View from City Road: Royal trying to raise its profile

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The Independent Online
Richard Hill, chief executive of The Insurance Service, must be furious. That's not our assessment but that of a senior executive of a leading rival to Royal Insurance, the owner of the Bristol-based direct insurer.

Royal has recently set up a second direct insurance writer operating over the telephone, based in Liverpool and trading under Royal's own name. Announcing its results yesterday, Royal again failed to provide a convincing explanation of what it is that distinguishes the new operation from TIS.

In fact, Royal went further, suggesting that the Liverpool pilot is an attempt to test which brand is more effective. This obviously raises the question: what will Royal do when it knows the answer?

When the Independent first reported the existence of Northern Direct, as Royal was calling the Liverpool pilot yesterday, the insurer said it did not intend to reverse TIS into it. The business has so far confined itself to the north of England but it goes nationwide next month.

Financial services firms operating over the telephone - an increasing band including Direct Line insurance and Firstdirect and the Cooperative in banking - rely on sophisticated, and costly, systems. The commercial benefits come from driving additional volume through the established cost base. It therefore seems perverse of Royal to run two separate businesses that are all but indistinguishable.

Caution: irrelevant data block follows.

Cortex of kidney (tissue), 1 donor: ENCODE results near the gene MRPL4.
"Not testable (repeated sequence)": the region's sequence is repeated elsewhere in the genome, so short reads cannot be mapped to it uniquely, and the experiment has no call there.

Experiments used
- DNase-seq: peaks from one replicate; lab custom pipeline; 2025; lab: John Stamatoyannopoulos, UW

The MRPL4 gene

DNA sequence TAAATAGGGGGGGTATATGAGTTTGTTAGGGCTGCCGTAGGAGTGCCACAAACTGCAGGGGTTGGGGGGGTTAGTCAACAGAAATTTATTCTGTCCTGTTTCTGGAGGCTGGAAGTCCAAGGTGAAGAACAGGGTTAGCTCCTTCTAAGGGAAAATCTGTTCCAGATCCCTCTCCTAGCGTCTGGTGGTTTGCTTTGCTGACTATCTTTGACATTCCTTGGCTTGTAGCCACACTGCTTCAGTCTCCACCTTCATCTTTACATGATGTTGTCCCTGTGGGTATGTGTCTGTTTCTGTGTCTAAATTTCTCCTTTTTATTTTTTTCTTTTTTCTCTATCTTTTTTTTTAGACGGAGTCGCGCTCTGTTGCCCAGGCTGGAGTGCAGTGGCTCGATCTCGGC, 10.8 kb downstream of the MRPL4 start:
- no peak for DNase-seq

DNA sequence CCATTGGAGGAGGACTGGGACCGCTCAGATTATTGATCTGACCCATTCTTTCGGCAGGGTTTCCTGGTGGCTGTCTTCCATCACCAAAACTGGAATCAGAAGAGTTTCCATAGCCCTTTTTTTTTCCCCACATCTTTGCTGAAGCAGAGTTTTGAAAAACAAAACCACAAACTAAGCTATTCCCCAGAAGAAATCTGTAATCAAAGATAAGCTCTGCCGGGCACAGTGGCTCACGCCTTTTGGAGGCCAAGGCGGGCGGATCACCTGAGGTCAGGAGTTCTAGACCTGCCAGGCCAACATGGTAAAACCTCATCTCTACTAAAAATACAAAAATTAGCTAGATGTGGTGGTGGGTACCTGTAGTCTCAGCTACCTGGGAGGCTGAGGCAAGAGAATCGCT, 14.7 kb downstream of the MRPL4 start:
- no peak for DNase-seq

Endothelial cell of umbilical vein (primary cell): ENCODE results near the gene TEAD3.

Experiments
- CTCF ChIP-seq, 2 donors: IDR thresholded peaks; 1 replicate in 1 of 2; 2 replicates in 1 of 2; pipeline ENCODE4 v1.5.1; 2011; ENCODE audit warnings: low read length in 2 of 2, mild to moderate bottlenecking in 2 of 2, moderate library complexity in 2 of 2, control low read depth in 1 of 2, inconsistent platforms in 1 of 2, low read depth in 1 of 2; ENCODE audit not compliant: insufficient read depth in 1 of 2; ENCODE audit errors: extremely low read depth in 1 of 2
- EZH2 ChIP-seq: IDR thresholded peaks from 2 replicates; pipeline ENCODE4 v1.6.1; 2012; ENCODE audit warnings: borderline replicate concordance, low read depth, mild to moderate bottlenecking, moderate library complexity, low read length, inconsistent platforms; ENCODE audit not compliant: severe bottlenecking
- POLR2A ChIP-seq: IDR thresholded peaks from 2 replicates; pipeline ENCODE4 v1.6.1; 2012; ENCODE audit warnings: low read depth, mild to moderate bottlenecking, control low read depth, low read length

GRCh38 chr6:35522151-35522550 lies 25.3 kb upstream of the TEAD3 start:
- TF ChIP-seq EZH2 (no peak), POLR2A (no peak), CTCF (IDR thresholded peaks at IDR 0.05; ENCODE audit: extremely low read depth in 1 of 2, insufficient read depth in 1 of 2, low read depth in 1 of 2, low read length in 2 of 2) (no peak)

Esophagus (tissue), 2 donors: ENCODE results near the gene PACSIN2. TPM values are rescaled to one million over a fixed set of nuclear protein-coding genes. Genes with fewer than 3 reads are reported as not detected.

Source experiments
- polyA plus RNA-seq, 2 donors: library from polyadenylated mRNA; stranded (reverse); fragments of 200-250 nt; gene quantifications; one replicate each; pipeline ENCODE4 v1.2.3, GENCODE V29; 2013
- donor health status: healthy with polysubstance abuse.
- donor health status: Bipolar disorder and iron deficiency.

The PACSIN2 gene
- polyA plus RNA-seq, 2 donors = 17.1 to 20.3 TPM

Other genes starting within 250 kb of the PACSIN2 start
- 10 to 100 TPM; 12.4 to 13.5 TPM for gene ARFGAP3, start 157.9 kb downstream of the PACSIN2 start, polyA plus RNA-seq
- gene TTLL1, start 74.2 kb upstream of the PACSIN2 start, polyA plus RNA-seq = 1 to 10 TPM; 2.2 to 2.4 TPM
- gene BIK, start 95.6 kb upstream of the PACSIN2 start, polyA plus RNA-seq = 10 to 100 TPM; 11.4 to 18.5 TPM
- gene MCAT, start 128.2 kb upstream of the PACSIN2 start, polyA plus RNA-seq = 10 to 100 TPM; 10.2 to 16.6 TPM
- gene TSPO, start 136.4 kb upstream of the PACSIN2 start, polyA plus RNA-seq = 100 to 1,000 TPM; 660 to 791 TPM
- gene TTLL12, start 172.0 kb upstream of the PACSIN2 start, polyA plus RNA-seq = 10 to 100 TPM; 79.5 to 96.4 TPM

TIS is six years old and made its first profit, of pounds 5.3m, last year. In its latest half-year, it increased its premium income by almost half to pounds 43m. It insures 355,000 and is probably the second-largest direct insurer after Direct Line.

But although it is a substantial business, its profile is negligible. It is not as well known as Churchill Insurance, let alone Direct Line and its red telephone. The name - which even Royal's executives abbreviate - does not help. It is hard to believe that customers will respond more readily to the TIS brand rather than to Royal. Mr Hill may be fighting a losing battle to keep his business under its current name.

Direct writing will take an increasing share of the insurance business, and the traditional high street motor broker is going to find it hard to survive. But there is probably only room for a few well-known brands.